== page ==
Opinion L.A.

Observations and provocations
from The Times' Opinion staff

« Previous Post | Opinion L.A. Home | Next Post »

Bill Clinton's not-so-surprising Brown endorsement

Bill Clinton is nothing if not timely -- or at least mindful of enhancing his above-it-all elder statesman cred.  Jerry Brown's apology for his "I did not have taxes with that state" joke at Clinton's expense had barely finished being exhaled when the ex-president gave his endorsement to his 1992 Democratic primary foe. Reporter Seema Mehta reports on The Times' PolitiCal blog:

Former President Clinton endorsed Jerry Brown’s bid to become governor on Tuesday, saying he and Brown had put the ugliness from their 1992 primary battle behind them and that Republican Meg Whitman’s ad that featured him was misleading.

"I strongly support Jerry Brown for governor because I believe he was a fine mayor of Oakland, he's been a very good attorney general, and he would be an excellent governor at a time when California needs his creativity and fiscal prudence," Clinton said in a statement to The Times.

For all the ink spilled over the temporarily rekindled Brown-Clinton rivalry, I can't say I'm surprised by the former president's endorsement. Days before the 2008 election, Clinton had no problem (or at least appeared not to have one) sharing a stage with President Obama, a man who was far more effective than Brown in fending off a Clinton White House ascendancy. Plus, Clinton's announcement puts Whitman in an awkward position should she continue running an ad featuring her opponent's most prominent endorser. 

-- Paul Thornton

 

Comments () | Archives (3)

The comments to this entry are closed.

thomas

why would this "endorsement" be awkward for Whitman to continue to run her ad?

She hasn't changed her stance, nor her words. Clinton has. If anyone should feel shameful or awkward it should be Clinton.

I love how the liberals try to unring the bell. Clinton said what he said, CNN said what it said, and no one back then recanted the truth, nor did anyone from the Times research Clinton's assertion, and claim it to be false back then.

Maybe the Times should feel awkward about this story and their lack of journalistic integrity. Why didn't they assail Clinton in '92 for his claims? Why did they now assail Whitman for using the same claim? Why wasn't there a rush to research then, and why is there a rush now?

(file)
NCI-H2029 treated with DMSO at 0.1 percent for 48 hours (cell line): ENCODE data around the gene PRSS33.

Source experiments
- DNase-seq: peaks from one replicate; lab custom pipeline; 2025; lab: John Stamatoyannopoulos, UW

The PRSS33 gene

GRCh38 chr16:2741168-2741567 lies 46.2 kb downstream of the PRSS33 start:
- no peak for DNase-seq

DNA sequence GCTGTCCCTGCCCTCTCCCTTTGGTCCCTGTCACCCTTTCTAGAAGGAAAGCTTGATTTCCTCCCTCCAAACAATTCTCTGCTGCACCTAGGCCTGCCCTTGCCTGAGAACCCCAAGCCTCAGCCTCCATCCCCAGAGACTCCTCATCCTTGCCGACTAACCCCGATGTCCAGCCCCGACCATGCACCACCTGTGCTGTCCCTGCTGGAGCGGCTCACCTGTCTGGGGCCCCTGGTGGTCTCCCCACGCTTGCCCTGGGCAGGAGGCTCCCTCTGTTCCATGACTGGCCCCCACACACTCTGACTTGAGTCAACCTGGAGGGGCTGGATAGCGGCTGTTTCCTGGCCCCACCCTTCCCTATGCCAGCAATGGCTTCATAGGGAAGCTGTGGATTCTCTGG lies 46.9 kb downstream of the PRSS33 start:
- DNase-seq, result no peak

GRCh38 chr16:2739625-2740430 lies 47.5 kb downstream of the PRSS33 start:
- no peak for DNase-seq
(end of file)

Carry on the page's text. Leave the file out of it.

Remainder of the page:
It is just typical liberal media doing what they do...saying something with all the fervor and passion they can muster up at the time, and then when it turns out to be inconvenient, they then suddenly have a come to jesus moment and right their wrong, but only if a conservative uses their passionate assertion...so they can somehow discredit the conservative...but if you have any sense, and know how to critically think, it is easy to see through their subtrefuge

Sean

^ Yes, Thomas! The LA Slimes disappoints me every day. What a joke. I wish they would once reconsider what they do incessantly (i.e. their attempts at idiotic, shallow-minded liberal brainwashing).

margit olson

Acoording to the republicans posting comments here it doesn't matter that Whitman's ad has the facts wrong. The LA times should not have checked this out because it would help a democrat? Of all the ridiculous comments I have read that takes the cake. Facts are facts and Whitman's ad is not supported by the facts. Thanks LA times for checking.


Connect

Advertisement

In Case You Missed It...

Video


Categories


Recent Posts
Reading Supreme Court tea leaves on 'Obamacare' |  March 27, 2012, 5:47 pm »
Candidates go PG-13 on the press |  March 27, 2012, 5:45 am »
Santorum's faulty premise on healthcare reform |  March 26, 2012, 5:20 pm »

Archives
 


About the Bloggers
The Opinion L.A. blog is the work of Los Angeles Times Editorial Board membersNicholas Goldberg, Robert Greene, Carla Hall, Jon Healey, Sandra Hernandez, Karin Klein, Michael McGough, Jim Newton and Dan Turner. Columnists Patt Morrison and Doyle McManus also write for the blog, as do Letters editor Paul Thornton, copy chief Paul Whitefield and senior web producer Alexandra Le Tellier.



In Case You Missed It...